Delegation from Catholic Social Action visits Senator Portman’s office on Refugees
The Catholic Social Action Office met with Senator Portman’s staff regarding the current refugee crisis. Connie, of the Senator’s staff, listened to the message and facts were presented by the delegation organized by the Catholic Social Action Office.
Regarding the impact of the administration’s recent executive order on refugee resettlement programs, the delegation specifically explained some of the hardships that the drastic halt to the program was having on the lives of these victims of war and persecution. They shared reports from Catholic Charities about refugee families in camps, who had already been subject to extensive vetting by the U.S. government, finding out just before leaving that they could no longer be resettled.
In addition, Connie was interested in learning about the disruption the policy was having on resettlement programs, which simply can’t shut down for four months without serious impact to their programming. While the Catholic bishops have no objections to reviews of the refugee vetting process, the delegation echoed the Senator’s public observations that the way the executive order was handled was unnecessarily harmful to refugees and the programs that resettle them.
Kurt Grossman from the American Jewish Committee expressed his passion for kindness to refugees, recognizing that it’s an opportunity to return the favor to those who saved and resettled countless Jewish families during World War II.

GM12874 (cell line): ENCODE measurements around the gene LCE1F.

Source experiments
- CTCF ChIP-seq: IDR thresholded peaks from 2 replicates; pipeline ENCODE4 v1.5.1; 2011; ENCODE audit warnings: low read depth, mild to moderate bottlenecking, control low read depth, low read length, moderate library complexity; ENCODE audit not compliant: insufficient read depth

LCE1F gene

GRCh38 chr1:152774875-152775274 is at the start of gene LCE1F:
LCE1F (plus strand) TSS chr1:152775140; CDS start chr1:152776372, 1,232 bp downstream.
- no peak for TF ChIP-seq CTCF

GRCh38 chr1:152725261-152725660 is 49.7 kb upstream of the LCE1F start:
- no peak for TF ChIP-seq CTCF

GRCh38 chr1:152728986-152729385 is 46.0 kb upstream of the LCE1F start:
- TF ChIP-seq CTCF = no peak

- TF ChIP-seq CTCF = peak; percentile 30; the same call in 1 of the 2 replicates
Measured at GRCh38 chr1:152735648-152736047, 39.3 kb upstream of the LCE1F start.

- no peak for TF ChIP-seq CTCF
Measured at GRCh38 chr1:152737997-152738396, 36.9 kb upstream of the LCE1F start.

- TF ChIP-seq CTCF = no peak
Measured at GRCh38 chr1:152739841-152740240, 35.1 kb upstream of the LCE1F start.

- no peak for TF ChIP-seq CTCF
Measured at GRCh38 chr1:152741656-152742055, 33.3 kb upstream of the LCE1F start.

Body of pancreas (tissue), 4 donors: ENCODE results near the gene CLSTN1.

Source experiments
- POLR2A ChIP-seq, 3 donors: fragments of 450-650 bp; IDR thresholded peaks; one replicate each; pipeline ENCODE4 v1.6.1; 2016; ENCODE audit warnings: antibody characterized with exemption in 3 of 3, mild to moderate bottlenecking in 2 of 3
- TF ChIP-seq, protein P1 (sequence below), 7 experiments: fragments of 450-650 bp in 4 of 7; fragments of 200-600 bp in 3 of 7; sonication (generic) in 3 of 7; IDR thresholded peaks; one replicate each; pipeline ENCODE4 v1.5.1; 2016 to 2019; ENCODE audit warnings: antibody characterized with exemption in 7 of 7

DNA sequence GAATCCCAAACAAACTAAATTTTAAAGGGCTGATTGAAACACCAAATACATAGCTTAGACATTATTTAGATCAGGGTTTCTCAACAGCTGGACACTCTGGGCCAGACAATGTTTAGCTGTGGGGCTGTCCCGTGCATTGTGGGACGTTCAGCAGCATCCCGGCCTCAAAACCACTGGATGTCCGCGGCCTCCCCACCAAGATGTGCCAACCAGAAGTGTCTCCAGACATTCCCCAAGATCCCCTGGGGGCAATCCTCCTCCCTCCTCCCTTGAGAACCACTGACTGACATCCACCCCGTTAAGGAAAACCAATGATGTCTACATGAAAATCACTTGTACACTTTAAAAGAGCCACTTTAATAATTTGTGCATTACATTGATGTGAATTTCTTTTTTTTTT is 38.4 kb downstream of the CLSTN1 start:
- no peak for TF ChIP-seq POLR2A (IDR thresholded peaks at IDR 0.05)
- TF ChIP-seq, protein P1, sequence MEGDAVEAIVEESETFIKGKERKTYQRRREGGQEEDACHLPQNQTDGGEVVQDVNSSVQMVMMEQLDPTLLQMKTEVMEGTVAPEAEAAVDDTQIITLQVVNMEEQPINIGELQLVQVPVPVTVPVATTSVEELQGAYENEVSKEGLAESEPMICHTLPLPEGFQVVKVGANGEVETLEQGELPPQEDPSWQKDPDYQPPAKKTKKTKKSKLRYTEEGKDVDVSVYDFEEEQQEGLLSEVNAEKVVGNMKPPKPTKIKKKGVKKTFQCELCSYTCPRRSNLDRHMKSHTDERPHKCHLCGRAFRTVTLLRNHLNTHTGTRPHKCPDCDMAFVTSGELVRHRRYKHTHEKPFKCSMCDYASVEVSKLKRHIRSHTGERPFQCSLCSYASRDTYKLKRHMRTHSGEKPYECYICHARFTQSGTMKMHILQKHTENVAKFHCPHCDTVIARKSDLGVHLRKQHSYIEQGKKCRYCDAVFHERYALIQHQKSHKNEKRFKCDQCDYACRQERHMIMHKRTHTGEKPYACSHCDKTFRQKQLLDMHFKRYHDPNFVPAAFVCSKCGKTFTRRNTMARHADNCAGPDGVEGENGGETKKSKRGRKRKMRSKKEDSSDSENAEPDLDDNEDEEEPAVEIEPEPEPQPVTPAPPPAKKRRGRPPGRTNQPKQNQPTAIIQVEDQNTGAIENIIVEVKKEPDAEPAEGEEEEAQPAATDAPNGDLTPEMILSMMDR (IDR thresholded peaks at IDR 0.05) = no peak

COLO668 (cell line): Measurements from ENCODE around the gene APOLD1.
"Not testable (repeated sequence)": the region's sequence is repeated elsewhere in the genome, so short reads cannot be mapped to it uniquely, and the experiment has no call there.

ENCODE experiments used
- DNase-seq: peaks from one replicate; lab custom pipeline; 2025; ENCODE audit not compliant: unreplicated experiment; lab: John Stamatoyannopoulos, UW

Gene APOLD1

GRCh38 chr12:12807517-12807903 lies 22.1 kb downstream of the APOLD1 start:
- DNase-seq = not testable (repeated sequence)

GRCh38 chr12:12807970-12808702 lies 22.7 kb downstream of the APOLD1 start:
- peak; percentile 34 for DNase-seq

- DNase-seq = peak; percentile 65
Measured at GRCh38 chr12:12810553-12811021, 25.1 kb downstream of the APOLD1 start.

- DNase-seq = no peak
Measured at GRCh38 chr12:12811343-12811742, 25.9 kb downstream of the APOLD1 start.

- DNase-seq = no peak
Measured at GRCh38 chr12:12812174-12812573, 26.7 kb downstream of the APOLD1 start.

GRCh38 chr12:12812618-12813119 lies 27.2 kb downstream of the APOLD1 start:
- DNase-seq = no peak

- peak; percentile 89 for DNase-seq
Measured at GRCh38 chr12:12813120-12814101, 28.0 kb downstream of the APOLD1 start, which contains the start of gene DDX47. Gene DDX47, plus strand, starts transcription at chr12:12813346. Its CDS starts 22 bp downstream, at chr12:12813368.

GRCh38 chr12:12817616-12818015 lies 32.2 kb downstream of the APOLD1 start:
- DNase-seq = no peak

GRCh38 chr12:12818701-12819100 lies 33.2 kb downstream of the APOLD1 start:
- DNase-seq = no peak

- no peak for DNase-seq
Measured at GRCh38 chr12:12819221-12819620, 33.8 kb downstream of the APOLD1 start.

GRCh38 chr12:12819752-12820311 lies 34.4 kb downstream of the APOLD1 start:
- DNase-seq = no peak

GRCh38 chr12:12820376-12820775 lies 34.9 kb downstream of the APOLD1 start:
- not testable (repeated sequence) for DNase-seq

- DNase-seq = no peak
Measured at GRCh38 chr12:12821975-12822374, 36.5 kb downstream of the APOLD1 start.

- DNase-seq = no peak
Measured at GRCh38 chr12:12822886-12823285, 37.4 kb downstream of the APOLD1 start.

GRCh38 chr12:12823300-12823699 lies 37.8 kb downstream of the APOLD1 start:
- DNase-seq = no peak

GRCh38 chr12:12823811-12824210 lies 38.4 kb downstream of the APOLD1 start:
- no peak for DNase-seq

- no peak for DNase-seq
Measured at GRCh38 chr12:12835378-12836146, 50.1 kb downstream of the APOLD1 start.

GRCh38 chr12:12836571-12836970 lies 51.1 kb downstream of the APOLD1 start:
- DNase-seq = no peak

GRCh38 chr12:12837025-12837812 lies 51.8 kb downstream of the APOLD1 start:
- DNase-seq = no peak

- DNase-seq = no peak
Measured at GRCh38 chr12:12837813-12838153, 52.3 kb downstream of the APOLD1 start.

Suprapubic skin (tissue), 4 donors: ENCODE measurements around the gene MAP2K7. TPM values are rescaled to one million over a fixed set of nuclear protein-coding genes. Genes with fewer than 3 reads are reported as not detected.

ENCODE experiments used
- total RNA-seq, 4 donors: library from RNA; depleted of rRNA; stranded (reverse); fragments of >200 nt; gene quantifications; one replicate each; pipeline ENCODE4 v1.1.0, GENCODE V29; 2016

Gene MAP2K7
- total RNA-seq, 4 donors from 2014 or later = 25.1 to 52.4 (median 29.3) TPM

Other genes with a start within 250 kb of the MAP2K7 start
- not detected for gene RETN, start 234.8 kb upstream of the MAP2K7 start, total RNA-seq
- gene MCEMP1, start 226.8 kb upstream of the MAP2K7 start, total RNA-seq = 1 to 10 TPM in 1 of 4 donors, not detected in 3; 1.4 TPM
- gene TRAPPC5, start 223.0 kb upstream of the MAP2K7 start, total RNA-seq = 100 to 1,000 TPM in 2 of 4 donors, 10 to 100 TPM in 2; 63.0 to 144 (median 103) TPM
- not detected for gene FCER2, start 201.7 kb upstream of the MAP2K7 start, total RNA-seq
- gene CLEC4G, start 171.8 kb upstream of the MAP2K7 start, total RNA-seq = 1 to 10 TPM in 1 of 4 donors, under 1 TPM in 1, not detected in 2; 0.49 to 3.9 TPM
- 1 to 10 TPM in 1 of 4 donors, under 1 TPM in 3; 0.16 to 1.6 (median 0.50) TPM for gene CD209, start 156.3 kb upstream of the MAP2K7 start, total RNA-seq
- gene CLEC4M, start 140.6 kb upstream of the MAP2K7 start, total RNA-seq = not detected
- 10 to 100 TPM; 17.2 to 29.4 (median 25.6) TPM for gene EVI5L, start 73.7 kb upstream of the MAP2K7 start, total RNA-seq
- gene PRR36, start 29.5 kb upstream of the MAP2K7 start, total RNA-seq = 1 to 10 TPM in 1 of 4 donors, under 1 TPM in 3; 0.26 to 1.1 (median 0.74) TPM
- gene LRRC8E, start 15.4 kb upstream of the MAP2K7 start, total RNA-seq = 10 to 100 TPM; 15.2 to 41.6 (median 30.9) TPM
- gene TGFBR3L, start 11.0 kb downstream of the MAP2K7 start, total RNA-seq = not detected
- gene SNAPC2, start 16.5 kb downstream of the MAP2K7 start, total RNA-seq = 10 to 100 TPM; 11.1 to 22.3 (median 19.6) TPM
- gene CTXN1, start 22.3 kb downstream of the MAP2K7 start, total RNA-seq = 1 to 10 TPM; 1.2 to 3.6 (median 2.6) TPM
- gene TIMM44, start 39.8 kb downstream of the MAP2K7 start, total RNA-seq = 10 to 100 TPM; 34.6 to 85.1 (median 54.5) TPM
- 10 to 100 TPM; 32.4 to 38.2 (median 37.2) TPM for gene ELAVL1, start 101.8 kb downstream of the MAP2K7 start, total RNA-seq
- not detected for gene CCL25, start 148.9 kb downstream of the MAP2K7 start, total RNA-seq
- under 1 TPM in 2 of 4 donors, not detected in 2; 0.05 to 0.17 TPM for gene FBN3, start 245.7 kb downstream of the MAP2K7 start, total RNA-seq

On the topic of immigration reform, we reiterated the U.S. bishops’ position that any additional enforcement measures should be coupled with a commitment to fix the broken immigration system it seeks to enforce.
Sr. Tracy Kemme, who works at Holy Family Church in Price Hill, relayed the fears of the Catholic immigrants there, who are preparing for how to respond should their families be broken up by immigration officials.
Jose Cabrerra, a young man from the Intercommunity Justice and Peace Center currently recognized under the Deferred Action for Childhood Arrivals program, offered statistics on the wealth of economic and social contributions young immigrants offer America.
These conversations with local Congressional delegates will continue throughout February on such issues as immigration, respect life, universal health care, and international assistance and development as part of a nation-wide advocacy effort coordinated through the U.S. Conference of Catholic Bishops.
For more on The United States Conference of Catholic Bishops Refugee and Immigration, click here